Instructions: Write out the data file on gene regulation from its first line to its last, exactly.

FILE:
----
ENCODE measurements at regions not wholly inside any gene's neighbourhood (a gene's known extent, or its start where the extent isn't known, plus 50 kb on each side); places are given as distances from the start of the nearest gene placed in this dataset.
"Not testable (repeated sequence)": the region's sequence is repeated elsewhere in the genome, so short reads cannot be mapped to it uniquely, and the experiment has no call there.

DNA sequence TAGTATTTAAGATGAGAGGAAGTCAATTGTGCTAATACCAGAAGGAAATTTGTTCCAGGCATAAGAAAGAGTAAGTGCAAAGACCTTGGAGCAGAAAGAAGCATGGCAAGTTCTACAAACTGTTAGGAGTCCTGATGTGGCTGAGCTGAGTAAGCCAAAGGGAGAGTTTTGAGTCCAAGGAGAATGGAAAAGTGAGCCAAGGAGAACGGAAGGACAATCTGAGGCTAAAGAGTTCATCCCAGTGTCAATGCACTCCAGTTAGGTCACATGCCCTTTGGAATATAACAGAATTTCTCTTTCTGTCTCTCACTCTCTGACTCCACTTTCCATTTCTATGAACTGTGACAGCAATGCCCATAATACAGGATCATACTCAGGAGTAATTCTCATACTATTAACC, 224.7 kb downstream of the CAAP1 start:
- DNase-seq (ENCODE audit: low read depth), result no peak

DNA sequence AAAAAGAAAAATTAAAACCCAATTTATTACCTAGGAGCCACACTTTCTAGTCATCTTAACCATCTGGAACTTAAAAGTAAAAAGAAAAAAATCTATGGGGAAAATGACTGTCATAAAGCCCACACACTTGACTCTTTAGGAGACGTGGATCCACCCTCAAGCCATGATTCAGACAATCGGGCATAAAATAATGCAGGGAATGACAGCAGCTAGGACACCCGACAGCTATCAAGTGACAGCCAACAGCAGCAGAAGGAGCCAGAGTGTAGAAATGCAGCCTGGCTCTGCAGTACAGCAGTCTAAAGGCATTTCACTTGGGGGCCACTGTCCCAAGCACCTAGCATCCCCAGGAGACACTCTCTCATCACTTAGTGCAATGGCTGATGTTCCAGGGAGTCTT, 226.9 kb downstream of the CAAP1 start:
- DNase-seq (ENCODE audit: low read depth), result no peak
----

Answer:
ENCODE measurements at regions not wholly inside any gene's neighbourhood (a gene's known extent, or its start where the extent isn't known, plus 50 kb on each side); places are given as distances from the start of the nearest gene placed in this dataset.
"Not testable (repeated sequence)": the region's sequence is repeated elsewhere in the genome, so short reads cannot be mapped to it uniquely, and the experiment has no call there.

DNA sequence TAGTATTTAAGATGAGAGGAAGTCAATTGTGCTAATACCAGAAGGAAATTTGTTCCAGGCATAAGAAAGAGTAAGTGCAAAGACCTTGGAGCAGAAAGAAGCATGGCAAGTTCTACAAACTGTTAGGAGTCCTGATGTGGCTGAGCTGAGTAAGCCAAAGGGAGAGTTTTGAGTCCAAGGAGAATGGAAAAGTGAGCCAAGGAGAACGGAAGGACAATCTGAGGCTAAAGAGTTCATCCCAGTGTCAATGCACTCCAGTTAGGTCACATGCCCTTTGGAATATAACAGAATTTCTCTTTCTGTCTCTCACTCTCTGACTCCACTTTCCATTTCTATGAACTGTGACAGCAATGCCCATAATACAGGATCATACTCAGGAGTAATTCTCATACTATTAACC, 224.7 kb downstream of the CAAP1 start:
- DNase-seq (ENCODE audit: low read depth), result no peak

DNA sequence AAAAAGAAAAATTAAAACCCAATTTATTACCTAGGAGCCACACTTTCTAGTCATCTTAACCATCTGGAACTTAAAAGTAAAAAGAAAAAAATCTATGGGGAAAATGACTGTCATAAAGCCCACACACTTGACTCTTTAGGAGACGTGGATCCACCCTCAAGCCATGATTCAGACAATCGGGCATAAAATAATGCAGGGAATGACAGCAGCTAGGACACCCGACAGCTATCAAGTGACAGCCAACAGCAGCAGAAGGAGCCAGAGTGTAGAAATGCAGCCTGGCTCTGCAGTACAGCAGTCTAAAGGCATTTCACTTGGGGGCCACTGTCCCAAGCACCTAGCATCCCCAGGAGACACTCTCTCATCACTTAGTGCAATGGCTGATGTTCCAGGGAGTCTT, 226.9 kb downstream of the CAAP1 start:
- DNase-seq (ENCODE audit: low read depth), result no peak